3.3. How Far Are We Already?
To understand the extent of progress we have made in
MCS, we need to understand both what techniques and
processes the field is comprised of already (discussed in this
section), and what applications it can have (in Section 6).
We see Massivizing Computer Systems as derived from
Distributed Systems, which in turn are derived from core
Computer Systems. Additionally, Massivizing Computer
Systems aims to synthesize interdisciplinary knowledge and
skills primarily from Software Engineering and Performance
Engineering. This matches Snir’s view that computer science
is “one broad discipline, with strong interactions between its
various components” [38], under which subdisciplines rein-
force each other, and multidisciplinary and interdisciplinary
research and practice further enable the profession.
We have compiled [23] a non-exhaustive list of prin-
ciples and concepts MC S can import from: (i) established
domains, such as Distributed Systems, Computer Systems,
and the complementary fields of Software Engineering and
Performance Engineering; (ii) Complex Adaptive Systems,
and the related domains of General Systems Theory, Chaos
Theory, Catastrophe Theory, Hierarchical Theory, etc., al-
beit, we are also aware that much distance must be covered
between theory and practice, related to these fields, and (iii)
generalized theories and techniques of problem solving and
satisficing24, both computer- and human-centric [54], [55].
24. Satisficing [18, p.28] is about finding a solution that meets a set of
requirements based on a threshold (“better than X”), instead of the goal of
optimization to find an optimum (“the absolute best”).
Type Index Key aspects
Systems (§4.1) P1 The Age of Ecosystems
P2 software-defined everything
P3 non-functional requirements
P4 management, scheduling, self-awareness
P5 super-distributed
Peopleware (§4.2) P6 fundamental rights
P7 professional privilege
Methodology (§4.3) P8 science, practice, and culture of MC S
P9 evolution and emergence
P10 ethics and transparency
All principles summarized in this work, and detailed in [23].
4. Ten Core Principles of MCS
We introduce in this section ten core principles of MC S,
on which we expand in [23]. Our highest principle is that:
P1:This is the Age of Computer Ecosystems.
Derived from its goal and as stated in its central premise
(see Section 3.1), MC S aims to understand and design com-
puter ecosystems, working efficiently at any scale, to benefit
the society. This requires a science of pragmatic, predictable,
accountable computer systems that can be composed in
nearly infinite ways, be controlled and understood despite
the presence of complexity, emergence, and evolution, and
whose core operative skills can be taught to all people.
Overall, this leads to the principles summarized by Table 2.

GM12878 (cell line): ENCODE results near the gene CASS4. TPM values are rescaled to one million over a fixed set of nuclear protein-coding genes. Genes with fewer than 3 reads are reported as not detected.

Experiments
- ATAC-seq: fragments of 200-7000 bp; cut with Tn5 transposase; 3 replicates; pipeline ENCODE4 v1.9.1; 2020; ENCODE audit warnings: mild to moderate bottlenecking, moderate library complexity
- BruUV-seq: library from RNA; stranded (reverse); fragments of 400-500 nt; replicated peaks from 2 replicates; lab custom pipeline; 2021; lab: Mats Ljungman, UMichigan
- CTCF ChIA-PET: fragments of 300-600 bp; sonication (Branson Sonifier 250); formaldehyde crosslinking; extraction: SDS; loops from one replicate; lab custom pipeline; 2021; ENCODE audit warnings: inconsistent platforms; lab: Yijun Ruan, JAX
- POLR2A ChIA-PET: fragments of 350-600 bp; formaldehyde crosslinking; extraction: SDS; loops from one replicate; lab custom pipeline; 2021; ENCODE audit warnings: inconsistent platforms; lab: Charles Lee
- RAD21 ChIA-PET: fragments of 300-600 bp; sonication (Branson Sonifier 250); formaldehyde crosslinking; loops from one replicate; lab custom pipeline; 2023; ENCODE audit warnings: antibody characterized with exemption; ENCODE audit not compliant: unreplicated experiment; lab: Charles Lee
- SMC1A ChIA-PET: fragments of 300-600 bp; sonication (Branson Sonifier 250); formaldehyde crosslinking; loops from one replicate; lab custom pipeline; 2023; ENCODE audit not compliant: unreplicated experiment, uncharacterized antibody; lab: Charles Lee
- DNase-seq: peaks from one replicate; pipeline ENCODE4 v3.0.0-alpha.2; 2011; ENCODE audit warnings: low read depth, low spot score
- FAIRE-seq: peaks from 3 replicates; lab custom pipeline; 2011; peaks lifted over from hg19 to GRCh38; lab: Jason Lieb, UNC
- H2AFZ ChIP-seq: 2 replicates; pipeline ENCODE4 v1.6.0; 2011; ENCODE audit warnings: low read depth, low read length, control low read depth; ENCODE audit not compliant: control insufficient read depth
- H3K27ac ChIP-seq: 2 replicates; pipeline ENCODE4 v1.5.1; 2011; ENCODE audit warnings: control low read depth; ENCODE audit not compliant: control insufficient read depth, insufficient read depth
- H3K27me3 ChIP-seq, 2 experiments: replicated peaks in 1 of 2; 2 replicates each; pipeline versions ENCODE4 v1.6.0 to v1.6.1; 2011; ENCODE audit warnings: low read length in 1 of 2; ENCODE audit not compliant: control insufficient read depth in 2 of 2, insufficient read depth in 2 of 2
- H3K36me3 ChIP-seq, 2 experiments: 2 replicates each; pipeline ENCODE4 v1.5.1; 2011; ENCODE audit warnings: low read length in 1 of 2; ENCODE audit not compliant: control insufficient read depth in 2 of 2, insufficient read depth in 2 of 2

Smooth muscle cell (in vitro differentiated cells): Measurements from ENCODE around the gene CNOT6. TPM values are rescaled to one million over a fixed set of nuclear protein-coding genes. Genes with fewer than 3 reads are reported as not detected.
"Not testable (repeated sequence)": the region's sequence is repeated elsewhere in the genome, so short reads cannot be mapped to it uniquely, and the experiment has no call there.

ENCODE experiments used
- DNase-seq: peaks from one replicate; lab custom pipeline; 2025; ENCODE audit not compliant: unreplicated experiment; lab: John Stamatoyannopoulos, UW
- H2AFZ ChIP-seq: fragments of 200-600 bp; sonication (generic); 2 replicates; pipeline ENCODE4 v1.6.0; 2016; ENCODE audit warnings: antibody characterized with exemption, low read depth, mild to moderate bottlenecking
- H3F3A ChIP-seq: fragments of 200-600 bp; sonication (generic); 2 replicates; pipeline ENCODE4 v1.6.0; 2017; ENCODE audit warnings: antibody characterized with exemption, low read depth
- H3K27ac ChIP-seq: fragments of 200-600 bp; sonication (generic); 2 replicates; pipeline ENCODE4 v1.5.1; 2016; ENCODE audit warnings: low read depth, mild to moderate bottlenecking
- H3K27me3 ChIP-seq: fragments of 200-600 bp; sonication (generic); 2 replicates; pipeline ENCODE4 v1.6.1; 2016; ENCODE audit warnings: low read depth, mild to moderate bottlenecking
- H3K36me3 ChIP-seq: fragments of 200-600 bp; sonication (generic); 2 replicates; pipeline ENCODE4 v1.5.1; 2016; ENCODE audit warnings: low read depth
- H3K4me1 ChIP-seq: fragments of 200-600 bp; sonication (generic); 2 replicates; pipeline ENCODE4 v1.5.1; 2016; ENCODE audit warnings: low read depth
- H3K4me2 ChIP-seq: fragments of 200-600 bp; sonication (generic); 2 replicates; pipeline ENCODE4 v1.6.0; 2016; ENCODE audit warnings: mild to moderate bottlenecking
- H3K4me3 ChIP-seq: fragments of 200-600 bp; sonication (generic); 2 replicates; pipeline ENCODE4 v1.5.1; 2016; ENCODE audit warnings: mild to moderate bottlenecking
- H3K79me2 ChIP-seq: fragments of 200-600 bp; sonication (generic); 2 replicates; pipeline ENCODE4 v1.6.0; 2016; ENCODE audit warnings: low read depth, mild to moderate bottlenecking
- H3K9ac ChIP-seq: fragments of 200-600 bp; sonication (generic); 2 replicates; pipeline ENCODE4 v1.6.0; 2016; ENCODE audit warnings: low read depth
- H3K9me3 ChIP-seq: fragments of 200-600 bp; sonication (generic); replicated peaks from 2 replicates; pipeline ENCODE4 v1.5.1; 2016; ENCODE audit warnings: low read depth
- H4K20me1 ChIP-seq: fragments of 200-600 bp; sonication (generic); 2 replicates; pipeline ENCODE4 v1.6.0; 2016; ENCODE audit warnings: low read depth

4.1. Systems Principles
P2:Software-defined everything, but humans can still
shape and control the loop.
The ecosystem is comprised of software and software-
defined (virtual) hardware, which allow for advanced control
capabilities and for extreme flexibility. “Software is eating
the world”, but under human and other control.
P3:Non-functional properties are first-class con-
cerns, composable and portable, whose relative im-
portance and target values are dynamic.
Non-functional requirements (e.g., security, trust, pri-
vacy, scalability, elasticity, availability, performance, cost,
limited risks) are first-class concerns, and the importance
and the characteristics of each may be fluid over time, and
depends on stakeholders, clients, and applications.
In contrast to today’s Distributed Systems, we envision
guarantees of both functional and non-functional properties,
however assemblies are composed, even when complexity,
emergence, and evolution manifest. Guarantees include not
only specialized service objectives/targets (SLOs) and over-
all agreements (SLAs), but also general, ecosystem-wide
guarantees such as tolerance to performance variability [33],
vicissitude [22]), correlated failures, security attacks, etc.
P4:Resource Management and Scheduling, and their
combination with other capabilities to achieve local
and global Self-Awareness, are key to ensure non-
functional properties at runtime.
Resource Management and Scheduling is a key building
block without which MC S is not sustainable or often even
achievable. Consequently also of the scale and complexity
of modern ecosystems, disaggregation and re-aggregation of
software and software-defined hardware become key opera-
tions that are not controlled in today’s Distributed Systems.
Self-awareness [56] is another key building block.
P5:Ecosystems are super-distributed.
MCS ecosysems are super-distributed: components in
MCS are often distributed, and ecosystems in MC S are
recursively distributed: distributed ecosystems comprised